Fascia has a network of tiny tubes called, tubules which have concentrated oxygen levels to help muscles and tissues breathe and function at higher levels. Blood vessels are made of the fascia. If you have bruising, spider veins, or varicose veins, it may be a warning that you’re at risk for other problems. When the blood vessels you can see are breaking (capillary fragility) this usually means the ones you can’t see are also at risk of breaking. Capillary fragility in organs such as the heart or brain may be a prelude to a heart attack or stroke. Fascia does even more interesting things but that is a discussion for another day — or at my workshop on May 23!

What else should you know? The most important vitamins for skin are the antioxidants A, C, D, and E (obtained from fruits and vegetables). Be sure to consume adequate levels of zinc (pumpkin seeds, grass-fed beef, cocoa powder), Omega-3 fatty acids (wild salmon, sardines, walnuts, hempseeds), bone broth (collagen), vitamin K (green leafy vegetables, fish, liver, meat, eggs), B3 (niacin), B5 (pantothenic acid), B7 (biotin) and B12 (cobalamin). Include foods such as wild-caught salmon, non-GMO whole grains, avocados, free range chicken and eggs. Avoid sugars. Eat organic when possible. Practice good hygiene. Get fresh air and sunshine. Take whole food supplements free of chemicals and synthetic ingredients.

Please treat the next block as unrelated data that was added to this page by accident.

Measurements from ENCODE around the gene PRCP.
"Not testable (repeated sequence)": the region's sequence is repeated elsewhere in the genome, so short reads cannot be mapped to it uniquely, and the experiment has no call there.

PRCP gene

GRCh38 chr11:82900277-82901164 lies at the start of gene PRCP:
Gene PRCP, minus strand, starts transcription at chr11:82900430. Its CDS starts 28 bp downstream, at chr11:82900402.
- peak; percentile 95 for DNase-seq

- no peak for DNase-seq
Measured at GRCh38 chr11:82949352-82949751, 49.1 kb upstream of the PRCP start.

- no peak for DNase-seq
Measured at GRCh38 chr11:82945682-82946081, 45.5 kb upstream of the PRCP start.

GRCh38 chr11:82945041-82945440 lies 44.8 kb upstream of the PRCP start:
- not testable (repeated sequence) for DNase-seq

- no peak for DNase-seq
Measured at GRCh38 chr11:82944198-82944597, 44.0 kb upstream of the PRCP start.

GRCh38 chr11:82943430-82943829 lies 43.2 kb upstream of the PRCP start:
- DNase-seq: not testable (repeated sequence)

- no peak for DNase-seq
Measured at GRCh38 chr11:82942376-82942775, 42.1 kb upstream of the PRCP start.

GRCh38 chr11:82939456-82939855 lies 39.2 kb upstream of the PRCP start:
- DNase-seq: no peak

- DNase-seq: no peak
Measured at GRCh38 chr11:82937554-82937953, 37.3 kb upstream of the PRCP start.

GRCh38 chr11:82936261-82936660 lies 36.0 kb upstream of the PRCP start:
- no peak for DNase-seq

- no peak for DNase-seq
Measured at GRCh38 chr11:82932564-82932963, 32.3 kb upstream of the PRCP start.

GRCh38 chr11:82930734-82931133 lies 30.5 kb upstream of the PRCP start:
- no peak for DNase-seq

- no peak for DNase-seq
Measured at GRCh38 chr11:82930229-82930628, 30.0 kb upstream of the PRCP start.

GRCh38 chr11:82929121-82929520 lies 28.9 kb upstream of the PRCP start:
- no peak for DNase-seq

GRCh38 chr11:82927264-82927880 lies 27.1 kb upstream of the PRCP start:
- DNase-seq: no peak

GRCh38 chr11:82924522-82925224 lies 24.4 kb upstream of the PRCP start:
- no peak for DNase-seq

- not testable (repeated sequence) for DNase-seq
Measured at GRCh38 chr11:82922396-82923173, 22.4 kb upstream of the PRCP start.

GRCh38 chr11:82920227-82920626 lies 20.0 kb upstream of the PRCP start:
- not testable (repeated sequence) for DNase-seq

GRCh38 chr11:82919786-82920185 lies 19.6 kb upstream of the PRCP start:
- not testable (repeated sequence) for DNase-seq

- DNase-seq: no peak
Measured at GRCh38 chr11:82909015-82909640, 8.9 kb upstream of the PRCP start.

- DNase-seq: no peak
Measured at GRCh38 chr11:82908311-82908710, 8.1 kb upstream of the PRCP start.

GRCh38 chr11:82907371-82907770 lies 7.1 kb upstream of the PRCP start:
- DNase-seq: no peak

In my office, we utilize cold laser and a chiropractic instrument called a percussor to help break down scars and repair skin. Our Erchonia ionic footbath assists the liver, kidneys, and skin by helping with detoxification. The PEMF aids circulation and increases energy in the cells. And last, but not least, the chiropractic adjustment maximizes communication between the brain, the gut, and the body.

Remember that the care you give your body — today and every day — will soon be reflected in your beautiful skin!

About the writer: Dr. William H. Karl, D.C.

Dr. William H. Karl, D.C., is a Certified Wellness Doctor with over 30 years of experience helping people become well and achieve optimal health.  With an extensive knowledge of the human body and a keen interest in applying new and advanced techniques, he is able to provide the finest care possible for each and every one of his patients! Visit his website to sign up for a free monthly newsletter, or call (734) 425-8220 to find out how you can start getting healthier!